Searching for My Voice, Remembering to Vote

As I walked out of the post office an older gentleman was parking his car. When I got into my car he walked over to my window and tried to say something. His hair was white and he was a little bent over. I was a little surprised and wondered what he needed.

I rolled down my window and he asked,  “How does it feel to live  in  a    foreign country?”

I was flummoxed and finally asked, “What do you mean?”

He pointed to my shirt and said, “I noticed the map on your shirt.”

I was wearing a t-shirt with this slogan:

Michigan girl

“Oh, I see.” I smiled. “I think I have more of a voice in Michigan.”

He chuckled. I wondered if he recognized my frustration with Illinois politics.

We wished each other a good day.

My mind is on politics. My perspectives are quite different from the two Senators that represent me in Washington D.C. Earlier in the day I had tried expressing my thoughts to them in an e-mail,  hoping  that  Neil    Gorsuch would be confirmed for the Supreme Court. I wondered if the effort was worth it.

Perhaps I have a better chance to make my voice  heard  on  the  local   level. We are having an election for the school board and village trustees. I looked into the issues and candidates. I will vote.

Sometimes I am frustrated as I think about the problems in our country and the future for my grandchildren. We have complex social and health issues. What should we do? What is my role as a follower of Jesus?

In a way, the world is a foreign country. The Lord has chosen to place us here so that we can have an impact. He has given us the Word and asks our obedience.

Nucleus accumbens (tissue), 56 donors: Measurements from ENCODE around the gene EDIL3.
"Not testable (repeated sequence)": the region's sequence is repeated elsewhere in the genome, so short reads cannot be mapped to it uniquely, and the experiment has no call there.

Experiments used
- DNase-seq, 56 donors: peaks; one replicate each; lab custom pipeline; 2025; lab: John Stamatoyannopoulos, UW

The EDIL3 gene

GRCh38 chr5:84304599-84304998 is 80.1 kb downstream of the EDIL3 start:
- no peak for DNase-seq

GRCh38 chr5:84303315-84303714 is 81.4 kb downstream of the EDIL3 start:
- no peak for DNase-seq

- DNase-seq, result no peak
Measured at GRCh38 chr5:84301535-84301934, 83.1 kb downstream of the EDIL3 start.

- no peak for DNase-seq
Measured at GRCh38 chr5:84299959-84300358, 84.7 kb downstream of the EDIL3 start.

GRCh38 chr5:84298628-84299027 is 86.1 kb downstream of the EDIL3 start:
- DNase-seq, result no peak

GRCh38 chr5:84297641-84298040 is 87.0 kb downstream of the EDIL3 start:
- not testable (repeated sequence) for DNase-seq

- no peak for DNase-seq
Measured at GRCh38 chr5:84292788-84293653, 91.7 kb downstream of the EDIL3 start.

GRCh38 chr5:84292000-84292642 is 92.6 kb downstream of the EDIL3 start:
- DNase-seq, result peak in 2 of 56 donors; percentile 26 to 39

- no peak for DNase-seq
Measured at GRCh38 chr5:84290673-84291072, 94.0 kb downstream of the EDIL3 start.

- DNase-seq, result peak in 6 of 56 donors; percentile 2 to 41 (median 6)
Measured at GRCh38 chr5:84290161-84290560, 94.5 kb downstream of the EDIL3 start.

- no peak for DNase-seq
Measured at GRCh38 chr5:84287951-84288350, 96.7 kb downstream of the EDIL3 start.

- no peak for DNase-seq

Jesus prayed for his followers: I do not ask that you take them out of the world, but that you keep them from the evil one. They are not of the world, just as I am not of the world. Sanctify them in the truth; your word is truth. As you sent me into the world, so I have sent them into the world. And for their sake I consecrate myself, that they also may be sanctified in truth. I do not ask for these only, but also for those who will believe in me through their word, that they may all be one, just as you, Father, are in me and I in you, that they also may be in us, so that the world may believe that you have sent me. John 17: 15-21

This prayer is a comfort to me and I hope it gives comfort to you too. When we spend time in God’s word we will receive the guidance we need.

We are invited to pray. Jesus taught us to approach God in prayer as our Father in heaven.

As citizens of this country we have the opportunity to vote. It is a way to use our voice.

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Scenes from the Keweenaw Peninsula

We just returned from a trip to the Keweenaw peninsula of northern Michigan. Calumet (the town where my father grew up) is now a part of the Keweenaw National Historic Park.

Copper World is on the main street of Calumet. The shop still sells my novel.

Copper World

The Rosetta Cafe is a favorite stop for great soup at lunch time–and good coffee all the time.

Cafe Rosetta

Lake Superior is not far from Calumet.

U.P. 7:2015_4728

Sharing this post with Seasons and Sue’s Wordless Wednesday

Autumn Praise

My husband and I spent a few days in Upper Michigan. We were working on projects at an old farmhouse—a place I have visited almost every year, as far back as I can remember. We also enjoyed the peak fall color while driving and hiking.

Near Baraga

The trees in Upper Michigan are in splendid color. It is like a song of praise to the creator.

Forest Path

Make a joyful noise to the Lord, all the earth;